Senegalese Fabric bought from a street vendor in São Paulo.

Tangentially yours — Jacob Wren & Todd Lester in conversation , #3

xo, T
xo, T
Feb 2, 2015 · 4 min read

So, the Sengalese lady who sells African fabric on the sidewalk along Avenida Ipiranga (São Paulo), Adji, made me feel better today about losing my French. We spoke about the difficulty of learning Portuguese and maintaining French as I eyed some nice cloth for my apartment. These encounters are what I live for and somehow explain my love for cities that pulse, contract, absorb and accommodate the mobility and dreams of regulars and newcomers alike. Of course the underlying question is if/how one enjoys and benefits from the right to the city?

Yesterday I found out what ‘going Dutch’ really means. I learned from a Dutch funder after two years of dialogue that they will not be funding the project we are building in São Paulo; right now I have all those crazy ideas we often feel for funders, e.g. disgust, disdain, like how could they waste two years of time if they truly respected the levels of work, passion, intensity involved in building a community-based project … and the goofy idea to send them an invoice for all the time it took to fill in their forms and answer redundant questions. Bah! Humbug!

As the carnival (February 13–18) season builds steam these weeks, I start to observe a fun corollary between blocos and houses (in the ballroom tradition) … blocos are comprised of friends, colleagues, clubs, neighbors, etc. and often entail coordinated costumes and colors as well as fundraisers (pre-parties) and informal practice sessions (going in costume to other blocos before the date of a group’s bloco) … and a general atmosphere of genderfucking that simply needs to be experienced to fully appreciate.

Excuse me, Jacob … How rude of me to not say hello and thank you for your response last week in Tangentially yours, #2. I was just letting off steam and sharing the ups-and-downs of the week. Hope you are doing well. And, I enjoy your ‘weird shit’ writing.

So, you are not a queer guy? … rsrs (Brazilian hehe). Actually, my gaydar served me well on this one; I had you pegged as a queerish, straight male. Thanks for diving your relative depths into my anti-linear screed (Tangentially yours, #1). You bring up an interesting point about white folks charting the discourse on topics such as the Charlie Hebdo attack. In lefty circles, what do they call that? Oh yeah, white guilt. Well, one can follow white guilt down the rabbit hole (or up Jacob’s Ladder) to liberal thought and tolerance.

I am also a white guy. And, for me the impetus to write about the Charlie Hebdo attack was to explain why freeDimensional, a free expression organization I founded would not re-post the Hebdo cartoons. It took me about a week to write the piece and consider both the attack and the different things I was reading on social media, etc. Once I finished it, I thought ‘why not have it published so others can read?’ But, that sorta fits your point; I had the agency to do that when many do not. Let me say this unprovable thing about myself in order to make a distinction: I am the kinda guy who often (outside of Facebook) has a hard time speaking up in groups and I generally question whether my opinion will add value to a given situation. Lately, I fight against this default and encourage the impulse to speak up when I have painstakingly birthed an opinion, especially in the face of such political narratives and sugar-coated hatemongering that predominates the mainstream media as pertains to other cultures. Moreover, I appreciate the admonition about professionalized knowledge by Edward Said in his 1993 Reith Lecture for the BBC (and subsequent book), Representations of the Intellectual in which “he describes and demonstrates how the intellectual must remain a dissenter, never putting solidarity before criticism, and speak from the margins for both the people and the issues which are routinely forgotten or ignored.” While I agree with you, writing is strange, I hope that the ideas I am garbling are at least in this tradition.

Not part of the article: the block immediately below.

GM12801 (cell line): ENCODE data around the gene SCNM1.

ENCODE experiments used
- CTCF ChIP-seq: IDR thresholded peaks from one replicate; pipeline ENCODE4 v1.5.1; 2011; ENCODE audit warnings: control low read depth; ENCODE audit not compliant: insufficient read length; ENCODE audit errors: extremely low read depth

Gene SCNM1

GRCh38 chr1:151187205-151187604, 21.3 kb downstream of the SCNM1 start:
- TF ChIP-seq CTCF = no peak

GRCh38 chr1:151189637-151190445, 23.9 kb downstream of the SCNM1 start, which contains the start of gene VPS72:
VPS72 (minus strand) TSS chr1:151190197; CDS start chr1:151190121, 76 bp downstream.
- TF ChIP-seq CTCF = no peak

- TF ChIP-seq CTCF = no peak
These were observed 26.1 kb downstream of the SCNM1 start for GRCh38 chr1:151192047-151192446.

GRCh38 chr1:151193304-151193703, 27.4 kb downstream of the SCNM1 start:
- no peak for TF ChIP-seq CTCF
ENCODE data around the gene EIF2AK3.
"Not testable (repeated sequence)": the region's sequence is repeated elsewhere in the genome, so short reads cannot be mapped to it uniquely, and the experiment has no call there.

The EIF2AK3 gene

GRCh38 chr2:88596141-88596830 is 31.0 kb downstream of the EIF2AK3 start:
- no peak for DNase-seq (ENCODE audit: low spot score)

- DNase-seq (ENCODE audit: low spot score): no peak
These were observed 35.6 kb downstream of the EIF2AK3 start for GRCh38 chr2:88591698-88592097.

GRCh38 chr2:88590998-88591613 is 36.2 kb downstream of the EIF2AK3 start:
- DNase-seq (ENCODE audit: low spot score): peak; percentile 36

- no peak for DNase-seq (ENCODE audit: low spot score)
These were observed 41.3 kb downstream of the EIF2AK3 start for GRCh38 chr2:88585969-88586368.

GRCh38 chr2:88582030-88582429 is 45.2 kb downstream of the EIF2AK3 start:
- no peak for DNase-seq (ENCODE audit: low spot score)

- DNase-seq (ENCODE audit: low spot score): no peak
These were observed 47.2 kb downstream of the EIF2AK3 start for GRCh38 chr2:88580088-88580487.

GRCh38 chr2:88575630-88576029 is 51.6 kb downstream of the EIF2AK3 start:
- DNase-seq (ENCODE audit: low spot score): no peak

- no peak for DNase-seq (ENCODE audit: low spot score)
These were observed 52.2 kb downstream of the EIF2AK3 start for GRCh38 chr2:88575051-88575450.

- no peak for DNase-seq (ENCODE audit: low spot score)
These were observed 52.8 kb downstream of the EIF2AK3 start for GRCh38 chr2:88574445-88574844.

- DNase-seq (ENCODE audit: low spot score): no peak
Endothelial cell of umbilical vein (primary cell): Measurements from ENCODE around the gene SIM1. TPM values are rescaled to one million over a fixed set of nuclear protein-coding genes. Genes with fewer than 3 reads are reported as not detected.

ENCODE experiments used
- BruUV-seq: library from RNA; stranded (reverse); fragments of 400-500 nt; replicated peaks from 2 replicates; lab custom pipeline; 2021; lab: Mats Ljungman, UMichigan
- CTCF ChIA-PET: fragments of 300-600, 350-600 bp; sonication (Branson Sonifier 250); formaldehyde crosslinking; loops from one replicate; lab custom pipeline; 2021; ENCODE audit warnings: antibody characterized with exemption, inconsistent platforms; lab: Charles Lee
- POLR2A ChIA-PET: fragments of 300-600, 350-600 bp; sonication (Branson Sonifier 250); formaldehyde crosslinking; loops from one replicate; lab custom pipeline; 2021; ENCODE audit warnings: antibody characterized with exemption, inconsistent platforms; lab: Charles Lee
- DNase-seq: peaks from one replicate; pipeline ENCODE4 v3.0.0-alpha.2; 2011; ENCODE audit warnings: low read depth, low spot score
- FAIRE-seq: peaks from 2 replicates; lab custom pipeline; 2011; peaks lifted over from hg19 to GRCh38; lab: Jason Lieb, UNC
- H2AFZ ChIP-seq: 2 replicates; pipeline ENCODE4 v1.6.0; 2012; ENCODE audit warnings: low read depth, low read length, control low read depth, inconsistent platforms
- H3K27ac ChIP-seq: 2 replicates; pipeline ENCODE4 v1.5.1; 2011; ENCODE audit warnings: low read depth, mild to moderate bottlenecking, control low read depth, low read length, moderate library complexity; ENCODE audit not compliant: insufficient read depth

Speaking of which, a buddy from my hometown of Nashville, Toby spoke up against the decision by his highschool alma mater to not admit the child of a gay couple in a most respectable fashion last week. Thanks Toby … and thank you Jacob for gathering and sharing your thoughts in this frequency, reacting to these mild flirtations.

I suspect the next time we talk I will be consumed with Vilém Flusser, the Czech-born philosopher, writer and journalist who lived in São Paulo for a long period before his death in 1991. I’ve been invited to curate the vitrine window of a local gallery in São Paulo and I’m looking at others who have come to this city to live their lives, not always with the guise of project-making such as myself. Your advice is welcome!

    xo, T

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    P.S. observing for a long time before taking note

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